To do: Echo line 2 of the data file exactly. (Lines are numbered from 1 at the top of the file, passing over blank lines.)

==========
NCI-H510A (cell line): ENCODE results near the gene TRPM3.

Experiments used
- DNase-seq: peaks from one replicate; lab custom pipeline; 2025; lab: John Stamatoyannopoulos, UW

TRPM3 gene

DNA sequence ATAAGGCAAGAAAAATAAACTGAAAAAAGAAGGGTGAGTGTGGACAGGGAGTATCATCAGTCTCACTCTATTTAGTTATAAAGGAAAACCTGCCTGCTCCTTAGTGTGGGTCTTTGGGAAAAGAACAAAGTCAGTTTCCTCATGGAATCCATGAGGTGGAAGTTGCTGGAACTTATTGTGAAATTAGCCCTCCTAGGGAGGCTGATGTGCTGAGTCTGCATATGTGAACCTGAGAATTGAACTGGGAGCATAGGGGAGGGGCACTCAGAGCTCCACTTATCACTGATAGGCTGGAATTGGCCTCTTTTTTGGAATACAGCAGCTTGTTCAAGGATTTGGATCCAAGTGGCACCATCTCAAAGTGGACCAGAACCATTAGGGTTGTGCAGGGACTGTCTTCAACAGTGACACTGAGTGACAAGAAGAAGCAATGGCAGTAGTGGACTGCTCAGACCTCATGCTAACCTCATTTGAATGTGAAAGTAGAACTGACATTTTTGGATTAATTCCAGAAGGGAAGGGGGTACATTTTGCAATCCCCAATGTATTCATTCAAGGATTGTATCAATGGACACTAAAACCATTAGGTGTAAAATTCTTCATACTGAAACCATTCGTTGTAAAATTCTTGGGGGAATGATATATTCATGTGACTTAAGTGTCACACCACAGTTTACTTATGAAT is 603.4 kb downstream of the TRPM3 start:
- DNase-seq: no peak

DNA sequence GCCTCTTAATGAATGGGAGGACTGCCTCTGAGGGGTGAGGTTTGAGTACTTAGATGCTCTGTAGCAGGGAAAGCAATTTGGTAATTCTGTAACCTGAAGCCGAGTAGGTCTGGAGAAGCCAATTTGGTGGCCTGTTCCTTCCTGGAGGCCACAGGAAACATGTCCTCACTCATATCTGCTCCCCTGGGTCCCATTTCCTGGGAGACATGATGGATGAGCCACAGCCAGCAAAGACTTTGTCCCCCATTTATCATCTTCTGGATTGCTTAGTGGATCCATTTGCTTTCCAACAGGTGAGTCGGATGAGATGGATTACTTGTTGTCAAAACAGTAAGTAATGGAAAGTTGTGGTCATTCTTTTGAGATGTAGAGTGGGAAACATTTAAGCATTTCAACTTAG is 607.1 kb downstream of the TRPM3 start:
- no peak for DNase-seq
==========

Experiments used